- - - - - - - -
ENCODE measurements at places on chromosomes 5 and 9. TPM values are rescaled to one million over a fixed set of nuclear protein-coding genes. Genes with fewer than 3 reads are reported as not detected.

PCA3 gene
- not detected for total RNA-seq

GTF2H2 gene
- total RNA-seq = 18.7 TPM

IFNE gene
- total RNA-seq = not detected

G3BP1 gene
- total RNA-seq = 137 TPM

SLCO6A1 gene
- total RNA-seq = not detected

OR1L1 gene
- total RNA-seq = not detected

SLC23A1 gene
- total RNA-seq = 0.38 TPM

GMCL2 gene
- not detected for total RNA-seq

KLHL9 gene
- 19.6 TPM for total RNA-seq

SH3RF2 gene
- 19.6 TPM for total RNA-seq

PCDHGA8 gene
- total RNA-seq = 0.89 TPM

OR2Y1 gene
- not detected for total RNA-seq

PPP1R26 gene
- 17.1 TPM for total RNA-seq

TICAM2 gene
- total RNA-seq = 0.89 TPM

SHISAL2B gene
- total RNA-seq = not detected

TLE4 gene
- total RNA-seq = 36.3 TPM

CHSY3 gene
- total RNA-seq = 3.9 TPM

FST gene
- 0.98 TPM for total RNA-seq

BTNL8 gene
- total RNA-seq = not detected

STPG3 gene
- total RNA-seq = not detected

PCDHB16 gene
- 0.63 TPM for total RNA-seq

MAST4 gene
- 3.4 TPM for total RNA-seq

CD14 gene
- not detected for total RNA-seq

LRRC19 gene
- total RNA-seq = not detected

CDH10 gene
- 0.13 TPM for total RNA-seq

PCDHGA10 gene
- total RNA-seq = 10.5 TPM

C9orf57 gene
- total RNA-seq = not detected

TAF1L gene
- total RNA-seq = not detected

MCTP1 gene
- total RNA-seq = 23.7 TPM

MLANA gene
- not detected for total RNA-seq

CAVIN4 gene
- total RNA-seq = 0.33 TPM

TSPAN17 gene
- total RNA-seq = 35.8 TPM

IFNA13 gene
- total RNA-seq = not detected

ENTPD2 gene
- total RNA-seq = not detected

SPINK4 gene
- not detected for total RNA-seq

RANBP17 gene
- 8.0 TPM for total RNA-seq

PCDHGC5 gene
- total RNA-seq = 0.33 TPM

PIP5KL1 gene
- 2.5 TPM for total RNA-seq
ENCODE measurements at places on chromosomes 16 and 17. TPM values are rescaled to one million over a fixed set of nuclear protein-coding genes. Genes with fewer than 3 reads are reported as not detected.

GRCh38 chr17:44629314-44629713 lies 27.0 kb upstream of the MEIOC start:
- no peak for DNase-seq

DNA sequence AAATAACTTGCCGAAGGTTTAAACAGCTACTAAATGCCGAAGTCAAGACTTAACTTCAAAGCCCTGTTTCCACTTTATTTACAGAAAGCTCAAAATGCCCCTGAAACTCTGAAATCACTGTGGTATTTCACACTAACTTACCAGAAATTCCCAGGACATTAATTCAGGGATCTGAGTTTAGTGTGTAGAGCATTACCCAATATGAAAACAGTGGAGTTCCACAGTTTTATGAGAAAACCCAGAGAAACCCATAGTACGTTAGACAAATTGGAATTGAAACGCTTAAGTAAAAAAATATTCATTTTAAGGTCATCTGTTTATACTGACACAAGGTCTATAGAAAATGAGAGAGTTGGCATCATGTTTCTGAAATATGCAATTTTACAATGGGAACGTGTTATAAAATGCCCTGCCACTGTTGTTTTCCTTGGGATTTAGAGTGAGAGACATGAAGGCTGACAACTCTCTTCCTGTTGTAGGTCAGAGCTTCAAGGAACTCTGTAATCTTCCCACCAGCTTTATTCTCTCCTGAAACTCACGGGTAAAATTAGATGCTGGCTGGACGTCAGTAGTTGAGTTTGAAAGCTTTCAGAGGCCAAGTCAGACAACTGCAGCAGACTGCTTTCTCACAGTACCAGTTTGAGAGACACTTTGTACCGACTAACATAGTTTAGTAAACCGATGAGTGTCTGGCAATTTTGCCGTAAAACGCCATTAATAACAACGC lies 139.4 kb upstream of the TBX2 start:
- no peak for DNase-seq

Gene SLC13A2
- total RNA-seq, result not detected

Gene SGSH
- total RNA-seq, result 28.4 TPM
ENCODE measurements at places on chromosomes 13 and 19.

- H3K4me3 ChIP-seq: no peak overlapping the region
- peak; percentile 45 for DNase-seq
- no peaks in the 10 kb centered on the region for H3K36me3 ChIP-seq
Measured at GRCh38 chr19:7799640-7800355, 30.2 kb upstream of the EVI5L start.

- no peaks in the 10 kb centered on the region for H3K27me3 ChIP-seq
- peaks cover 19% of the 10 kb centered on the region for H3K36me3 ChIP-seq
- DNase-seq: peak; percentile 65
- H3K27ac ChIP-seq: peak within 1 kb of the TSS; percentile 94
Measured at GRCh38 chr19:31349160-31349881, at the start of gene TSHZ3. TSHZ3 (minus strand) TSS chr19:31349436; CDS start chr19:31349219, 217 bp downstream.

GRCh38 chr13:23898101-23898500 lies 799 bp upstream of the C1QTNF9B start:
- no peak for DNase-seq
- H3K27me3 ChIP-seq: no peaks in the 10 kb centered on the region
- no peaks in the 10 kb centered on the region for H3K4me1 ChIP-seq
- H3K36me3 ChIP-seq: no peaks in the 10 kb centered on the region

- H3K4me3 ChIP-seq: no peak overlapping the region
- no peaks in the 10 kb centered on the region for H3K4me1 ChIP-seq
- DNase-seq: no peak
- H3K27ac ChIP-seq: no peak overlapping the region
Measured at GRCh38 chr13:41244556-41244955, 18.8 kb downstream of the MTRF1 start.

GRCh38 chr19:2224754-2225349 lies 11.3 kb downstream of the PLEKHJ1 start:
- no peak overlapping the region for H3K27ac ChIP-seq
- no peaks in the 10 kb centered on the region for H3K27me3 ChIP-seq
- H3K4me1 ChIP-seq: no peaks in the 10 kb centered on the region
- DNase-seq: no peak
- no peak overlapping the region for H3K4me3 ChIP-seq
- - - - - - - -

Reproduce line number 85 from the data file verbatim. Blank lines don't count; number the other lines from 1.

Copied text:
Gene SGSH